Food pantries face empty shelves

SOUTH GLENDALE — With fewer donations coming in and demand continuing to rise, local food pantry operators say their supplies have reached dangerously low levels.

In recent weeks, Salvation Army Glendale has seen the shelves of its food bank reach near-empty, said Rick White, director of social services.

“This is the worst I’ve ever seen it,” said White, who has operated the pantry for the past four years. “It seems like every food drive we do, we get a little bit less than the last time we did it. And yet the numbers of people we are trying to help keep going up.”

Throughout the protracted recession, the pantry has continued to see new clients come through its doors, White said, with nearly 1,200 people served last month.

Loaves and Fishes, a food bank in South Glendale operated by Catholic Charities of Los Angeles Inc., is also serving more than 1,000 clients per month, said program coordinator Lora Young.

Dwindling donations have been compounded by the absence of about $20,000 the nonprofit typically receives annually from the Federal Emergency Management Agency. That money is hanging in the balance as Congressional legislators wrangle over the federal budget, Young said.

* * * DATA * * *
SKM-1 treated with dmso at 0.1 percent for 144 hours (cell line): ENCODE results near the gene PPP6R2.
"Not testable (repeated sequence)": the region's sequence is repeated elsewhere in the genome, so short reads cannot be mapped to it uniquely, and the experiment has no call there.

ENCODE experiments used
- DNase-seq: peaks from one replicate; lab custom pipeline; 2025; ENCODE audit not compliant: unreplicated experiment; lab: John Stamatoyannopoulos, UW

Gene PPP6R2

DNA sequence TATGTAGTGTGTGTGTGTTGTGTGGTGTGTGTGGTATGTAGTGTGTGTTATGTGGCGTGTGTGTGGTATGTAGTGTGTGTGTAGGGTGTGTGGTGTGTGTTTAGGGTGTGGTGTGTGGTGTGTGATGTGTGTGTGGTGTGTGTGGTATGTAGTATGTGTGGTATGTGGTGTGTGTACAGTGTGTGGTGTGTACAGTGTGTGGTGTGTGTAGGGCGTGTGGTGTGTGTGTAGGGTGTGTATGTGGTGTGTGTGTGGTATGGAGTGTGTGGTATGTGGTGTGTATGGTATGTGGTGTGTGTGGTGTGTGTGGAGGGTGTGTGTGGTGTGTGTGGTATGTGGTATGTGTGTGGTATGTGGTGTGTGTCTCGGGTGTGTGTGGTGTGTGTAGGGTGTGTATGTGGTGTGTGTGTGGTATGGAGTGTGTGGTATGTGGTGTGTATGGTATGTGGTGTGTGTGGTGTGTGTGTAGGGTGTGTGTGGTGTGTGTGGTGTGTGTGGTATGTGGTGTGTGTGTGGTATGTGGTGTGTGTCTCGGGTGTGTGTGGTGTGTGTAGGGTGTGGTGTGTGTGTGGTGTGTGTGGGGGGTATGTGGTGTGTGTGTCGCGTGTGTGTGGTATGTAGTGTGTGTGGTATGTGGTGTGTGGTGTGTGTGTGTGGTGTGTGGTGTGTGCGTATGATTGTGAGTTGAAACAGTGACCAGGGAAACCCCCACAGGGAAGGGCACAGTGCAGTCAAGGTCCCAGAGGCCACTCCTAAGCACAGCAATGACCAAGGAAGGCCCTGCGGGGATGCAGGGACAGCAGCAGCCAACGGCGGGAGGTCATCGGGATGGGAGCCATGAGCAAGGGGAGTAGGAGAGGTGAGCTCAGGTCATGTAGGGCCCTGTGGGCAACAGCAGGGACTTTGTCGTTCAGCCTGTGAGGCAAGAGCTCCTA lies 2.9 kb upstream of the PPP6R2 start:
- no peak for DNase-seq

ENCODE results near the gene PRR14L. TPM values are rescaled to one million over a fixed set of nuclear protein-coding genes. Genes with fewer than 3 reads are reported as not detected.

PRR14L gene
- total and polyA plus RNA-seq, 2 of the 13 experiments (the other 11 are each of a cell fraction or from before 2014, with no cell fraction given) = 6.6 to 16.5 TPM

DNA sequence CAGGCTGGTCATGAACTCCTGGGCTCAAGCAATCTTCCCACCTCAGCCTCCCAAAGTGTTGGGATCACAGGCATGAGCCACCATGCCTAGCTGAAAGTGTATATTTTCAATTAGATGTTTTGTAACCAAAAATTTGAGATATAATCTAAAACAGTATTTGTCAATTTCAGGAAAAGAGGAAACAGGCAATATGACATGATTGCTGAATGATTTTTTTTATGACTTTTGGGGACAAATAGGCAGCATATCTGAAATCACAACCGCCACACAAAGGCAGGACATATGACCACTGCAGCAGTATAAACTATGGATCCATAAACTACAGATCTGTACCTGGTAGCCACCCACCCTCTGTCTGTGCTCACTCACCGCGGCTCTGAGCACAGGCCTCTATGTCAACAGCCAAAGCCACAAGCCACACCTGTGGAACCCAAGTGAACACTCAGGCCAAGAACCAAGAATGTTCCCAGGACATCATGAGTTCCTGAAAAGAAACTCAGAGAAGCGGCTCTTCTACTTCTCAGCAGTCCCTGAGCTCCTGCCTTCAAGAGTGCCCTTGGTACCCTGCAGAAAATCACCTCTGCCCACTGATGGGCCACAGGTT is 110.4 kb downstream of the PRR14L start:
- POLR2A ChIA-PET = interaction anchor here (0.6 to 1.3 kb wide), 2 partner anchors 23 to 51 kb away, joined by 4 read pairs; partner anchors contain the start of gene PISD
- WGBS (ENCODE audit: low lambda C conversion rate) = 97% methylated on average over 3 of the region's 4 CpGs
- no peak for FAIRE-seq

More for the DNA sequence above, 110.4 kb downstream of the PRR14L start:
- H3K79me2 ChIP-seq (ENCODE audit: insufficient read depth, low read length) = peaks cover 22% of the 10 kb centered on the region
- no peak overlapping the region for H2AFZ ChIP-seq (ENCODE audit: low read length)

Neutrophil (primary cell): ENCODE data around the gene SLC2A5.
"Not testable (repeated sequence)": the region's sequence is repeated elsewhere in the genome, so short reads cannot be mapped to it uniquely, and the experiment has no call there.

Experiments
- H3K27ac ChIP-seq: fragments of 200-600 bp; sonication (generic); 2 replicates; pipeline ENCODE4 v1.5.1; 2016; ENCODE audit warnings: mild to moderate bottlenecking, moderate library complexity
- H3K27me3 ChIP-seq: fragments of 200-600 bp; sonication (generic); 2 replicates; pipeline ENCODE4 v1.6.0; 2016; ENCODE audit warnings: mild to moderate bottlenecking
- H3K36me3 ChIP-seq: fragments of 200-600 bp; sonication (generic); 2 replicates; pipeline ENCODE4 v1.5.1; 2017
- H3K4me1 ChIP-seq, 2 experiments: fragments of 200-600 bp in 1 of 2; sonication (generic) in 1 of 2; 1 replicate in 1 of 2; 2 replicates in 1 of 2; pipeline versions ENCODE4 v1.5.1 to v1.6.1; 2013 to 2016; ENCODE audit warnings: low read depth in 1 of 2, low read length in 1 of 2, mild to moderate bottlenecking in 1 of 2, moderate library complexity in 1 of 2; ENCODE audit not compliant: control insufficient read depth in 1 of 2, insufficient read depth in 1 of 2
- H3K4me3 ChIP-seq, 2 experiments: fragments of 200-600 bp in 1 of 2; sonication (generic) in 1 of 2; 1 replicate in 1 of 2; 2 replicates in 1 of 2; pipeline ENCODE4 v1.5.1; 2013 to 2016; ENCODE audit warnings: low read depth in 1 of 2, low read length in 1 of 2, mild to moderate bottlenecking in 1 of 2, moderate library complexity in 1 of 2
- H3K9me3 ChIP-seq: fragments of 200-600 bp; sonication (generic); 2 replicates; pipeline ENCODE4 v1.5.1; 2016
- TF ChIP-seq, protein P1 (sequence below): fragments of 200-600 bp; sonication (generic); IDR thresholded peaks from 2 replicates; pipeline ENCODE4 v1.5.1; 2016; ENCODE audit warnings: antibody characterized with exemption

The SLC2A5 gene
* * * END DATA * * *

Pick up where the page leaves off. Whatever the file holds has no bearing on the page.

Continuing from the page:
“Around the holidays, we always have a lot of food come in. We usually can make it through the year’s end with that food, and then in February, the FEMA money is there,” she said. “It’s not here yet, and I don’t know when it’s coming, and the shelves are looking pretty bad.”

New research published by Feeding America, the country’s largest network of food banks, reports more than 1.7 million Los Angeles County residents struggled with hunger in 2009 — more than in any other county in America. The study compiled data collected by the U.S. Department of Agriculture, Census Bureau and other agencies.

And Los Angeles Regional Food Bank has reported a 40% increase in people requesting services, according to California Food Policy Advocates.

Most food banks in the area have seen the spike as well, said nutrition policy advocate Nicola Edwards.

“What is incredible is that many organizations are seeing people that used to be donating the supplies now coming in and asking for services,” Edwards said. “It’s really a dramatic shift.”

“These are people who never thought they would need these services,” she added.

As local food pantry operators continue to grapple with the demand, they are looking to the community to help bridge the gap.

Young has put out the word to local churches that host hold monthly food drives, while several Glendale Rotary club chapters joined forces last weekend to collect food for Salvation Army Glendale.

--Gretchen Meier contributed to this report.

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